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Culinary

Feeling the Holiday Crunch? Try These Cooking Escapes.

Posted on Monday, December 6th, 2021

Story by: Ken Lovering | Travel Writer


If you’re looking for a little retreat, might we suggest cooking? After all, cooking is a little like traveling with VBT. Here are some ideas to get you started.

Feeling the Holiday Crunch? Try These Cooking Escapes.

Let’s face it: For many of us, the holidays can be, shall we say, a bit stressful. Whether yours involves shopping for those perfect gifts, trimming the tree, pulling off a successful meal, or hosting or attending family gatherings, you could probably use a break here and there from these hectic days.

If you’re looking for a little retreat, might we suggest cooking? We’re not talking about Christmas cookies or holiday latkes, here. We’re talking about taking a break from it all to prepare dishes and meals that’ll help you forget about the demands of the season – even if just for a couple of hours.

After all, cooking is a little like traveling with VBT – it’s an immersive experience that engages all the senses! It’s the clatter of pans, the sizzle of butter, the aroma of garlic and herbs, and the rich flavors of the final glorious result. So fire up the oven. Put on some soothing music. And in the spirit of the holiday season, invite family and friends to pitch in. Here are some ideas to get you started:

 

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The meal from your travels 

What’s your favorite culinary experience from your travels? A buttery, flaky chocolate croissant and café au lait in a Parisian café? Bratwurst and beer in a tiny German village? A savory bowl of pho in Hanoi, Vietnam? Preparing food from places we’ve visited transports us back – in our minds and with our senses. What better way to leave the bustle of the holiday season behind?

Maybe you have fond memories of Northern Italy, home of Ragu alla Bolognese. Many at-home cooks like you have a version of their own, but nothing compares to the one that originated with the Bolognese chef who first made it for the King of France, Louis XIV. Or maybe you were in the Italian Appennines when you first tried sweet, moist Ciambella, a delicious ring-shaped cake. One traditional version is called brazadéla, which means “hug” in the local dialect. Now that’s comfort food we can get behind! Lucky for you, we share recipes for both of these delicious dishes in our exclusive cookbook, a compilation of favorites from VBT trip leaders.

The meal from the family archives

If you live close to your kids or grandkids – or if you plan to see them on the holiday – you can stretch their seasonal culinary palates beyond figgy pudding and fruitcake. Invite them into the kitchen to help you make a family recipe, perhaps just as your mother or grandmother did with you. You just might find that the joy of cooking is a long thread that ties generations together. If there’s a special cake or pastry, a casserole or side dish, a roast or poultry dish that stirs that warm sense of nostalgia for you, pass it on!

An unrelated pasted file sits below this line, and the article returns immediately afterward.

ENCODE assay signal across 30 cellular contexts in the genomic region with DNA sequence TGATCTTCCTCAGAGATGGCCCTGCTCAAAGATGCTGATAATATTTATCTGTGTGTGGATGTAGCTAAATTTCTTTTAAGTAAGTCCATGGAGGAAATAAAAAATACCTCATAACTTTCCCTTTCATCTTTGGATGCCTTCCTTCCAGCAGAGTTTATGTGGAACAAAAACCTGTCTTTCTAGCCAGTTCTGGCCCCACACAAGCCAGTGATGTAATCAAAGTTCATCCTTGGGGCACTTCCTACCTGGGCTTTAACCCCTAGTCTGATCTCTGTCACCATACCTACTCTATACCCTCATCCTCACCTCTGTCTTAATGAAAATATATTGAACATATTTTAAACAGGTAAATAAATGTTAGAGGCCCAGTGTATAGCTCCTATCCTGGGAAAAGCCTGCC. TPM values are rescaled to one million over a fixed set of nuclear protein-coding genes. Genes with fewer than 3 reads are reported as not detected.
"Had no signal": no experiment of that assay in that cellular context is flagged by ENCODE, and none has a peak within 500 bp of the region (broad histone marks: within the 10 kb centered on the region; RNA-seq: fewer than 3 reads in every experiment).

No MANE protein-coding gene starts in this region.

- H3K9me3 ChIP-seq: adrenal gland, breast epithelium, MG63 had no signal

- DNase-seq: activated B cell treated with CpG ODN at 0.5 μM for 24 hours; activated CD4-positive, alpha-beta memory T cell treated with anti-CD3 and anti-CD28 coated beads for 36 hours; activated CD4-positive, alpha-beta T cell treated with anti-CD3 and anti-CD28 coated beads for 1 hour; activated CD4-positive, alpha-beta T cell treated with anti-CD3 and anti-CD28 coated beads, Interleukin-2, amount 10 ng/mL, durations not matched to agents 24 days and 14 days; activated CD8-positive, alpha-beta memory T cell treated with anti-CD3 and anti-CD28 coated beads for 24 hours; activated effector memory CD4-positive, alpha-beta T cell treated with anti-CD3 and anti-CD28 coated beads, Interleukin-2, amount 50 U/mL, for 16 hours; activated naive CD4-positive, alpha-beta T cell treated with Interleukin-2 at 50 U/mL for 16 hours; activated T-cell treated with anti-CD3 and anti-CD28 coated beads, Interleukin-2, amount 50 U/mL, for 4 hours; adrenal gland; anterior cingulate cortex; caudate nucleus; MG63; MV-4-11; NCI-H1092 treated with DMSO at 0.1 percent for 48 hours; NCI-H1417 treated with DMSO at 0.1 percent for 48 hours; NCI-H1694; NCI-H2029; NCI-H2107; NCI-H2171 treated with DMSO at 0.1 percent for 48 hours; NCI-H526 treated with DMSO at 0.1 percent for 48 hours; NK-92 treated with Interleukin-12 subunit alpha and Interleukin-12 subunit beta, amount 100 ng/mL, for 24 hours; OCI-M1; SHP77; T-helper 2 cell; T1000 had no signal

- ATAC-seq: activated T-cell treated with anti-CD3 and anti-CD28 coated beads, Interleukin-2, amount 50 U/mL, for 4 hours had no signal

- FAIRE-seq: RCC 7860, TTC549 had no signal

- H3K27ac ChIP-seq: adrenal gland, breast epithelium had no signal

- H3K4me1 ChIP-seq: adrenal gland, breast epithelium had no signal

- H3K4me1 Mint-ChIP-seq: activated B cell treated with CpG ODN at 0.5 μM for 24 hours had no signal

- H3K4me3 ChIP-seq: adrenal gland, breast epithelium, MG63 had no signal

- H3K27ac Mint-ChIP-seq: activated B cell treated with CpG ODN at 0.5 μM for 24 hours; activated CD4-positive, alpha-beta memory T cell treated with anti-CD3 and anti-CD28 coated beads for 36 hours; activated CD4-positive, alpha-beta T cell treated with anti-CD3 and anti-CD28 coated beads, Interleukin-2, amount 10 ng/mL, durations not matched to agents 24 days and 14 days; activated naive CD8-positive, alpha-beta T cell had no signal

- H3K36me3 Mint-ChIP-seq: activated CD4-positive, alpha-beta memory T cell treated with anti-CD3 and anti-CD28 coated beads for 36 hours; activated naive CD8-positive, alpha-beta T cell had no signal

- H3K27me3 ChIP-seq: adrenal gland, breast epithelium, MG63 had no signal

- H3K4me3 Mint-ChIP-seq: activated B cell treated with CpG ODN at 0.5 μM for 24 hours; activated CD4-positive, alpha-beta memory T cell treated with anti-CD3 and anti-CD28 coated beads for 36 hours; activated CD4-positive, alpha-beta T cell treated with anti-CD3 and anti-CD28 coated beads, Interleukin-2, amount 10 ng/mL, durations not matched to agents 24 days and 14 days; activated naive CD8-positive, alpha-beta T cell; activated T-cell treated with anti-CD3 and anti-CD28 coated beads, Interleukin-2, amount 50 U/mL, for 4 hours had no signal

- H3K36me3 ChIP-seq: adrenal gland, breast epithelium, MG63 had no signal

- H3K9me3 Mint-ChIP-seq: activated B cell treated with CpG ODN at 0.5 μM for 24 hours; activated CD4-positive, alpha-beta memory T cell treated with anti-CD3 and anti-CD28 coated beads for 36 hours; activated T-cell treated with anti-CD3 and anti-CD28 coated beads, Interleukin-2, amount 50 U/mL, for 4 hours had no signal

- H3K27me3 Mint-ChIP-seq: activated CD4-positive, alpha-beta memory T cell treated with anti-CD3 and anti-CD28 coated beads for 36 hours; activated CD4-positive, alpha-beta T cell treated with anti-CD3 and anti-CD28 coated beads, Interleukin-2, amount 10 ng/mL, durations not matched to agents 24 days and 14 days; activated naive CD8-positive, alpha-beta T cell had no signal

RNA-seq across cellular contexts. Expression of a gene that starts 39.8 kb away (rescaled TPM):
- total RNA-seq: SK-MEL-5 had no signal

You get extra points if the recipe was handwritten by your mother, grandmother, or whomever brought it into the family. Better still if it the paper on which it’s printed still carries stains of a dripping spatula or splattered oil from that long-ago kitchen. And you’ll experience the true meaning of culinary heritage when you share that special touch that makes the recipe unique to your family, like, “It says to reduce the sauce for 2 minutes but Grandma did it for 4 because we all liked our sauces extra thick and rich.”

 

The meal for those who can’t join you

There are lots of people who might not be able to join us this holiday season. Maybe they’ve passed away. Maybe they’re deployed overseas or ill. Or maybe life has taken them in another direction: the kids are in college, newly married, or working far from home. Preparing their favorite meal – even in their absence – is a thoughtful, contemplative, and loving way to honor them. It’s also a constructive way to channel any sadness you feel that they can’t be with you for the holiday.

Enlist other family or friends to help, and the conversation is bound to circle around to the meal’s honoree. If you are so inspired, put on their favorite music so you can feel their presence a bit more. And if possible, grab your laptop and invite them into your kitchen via Zoom or some other video calling app.

 

The favorite family meal you’ve never made

Maybe you remember that one meal that a parent or grandparent made that you couldn’t wait to dig into – a birthday dinner, a holiday dish, or a “just because” meal that made the family feel especially loved. And in all these years, you’ve never attempted to make it yourself. Now, as the holiday season kicks into high gear, it’s the perfect project to take your mind off your December to-do list.

Don’t have the recipe? Improvise, or find a similar preparation in a cookbook or online. Too much fat or sugar in the original version? Adapt it into a healthier alternative. As with our other suggestions, invite family and friends to participate and let the ingredients – and the memories – guide you. The beauty of this meal is there is no right or wrong to it. Shape it to your own tastes and the tastes of your family. The finished plate will be your version of a treasured recipe.

And as with any family’s culinary heritage – whether in the hills of Italy or your own household – it will continue to evolve over time.

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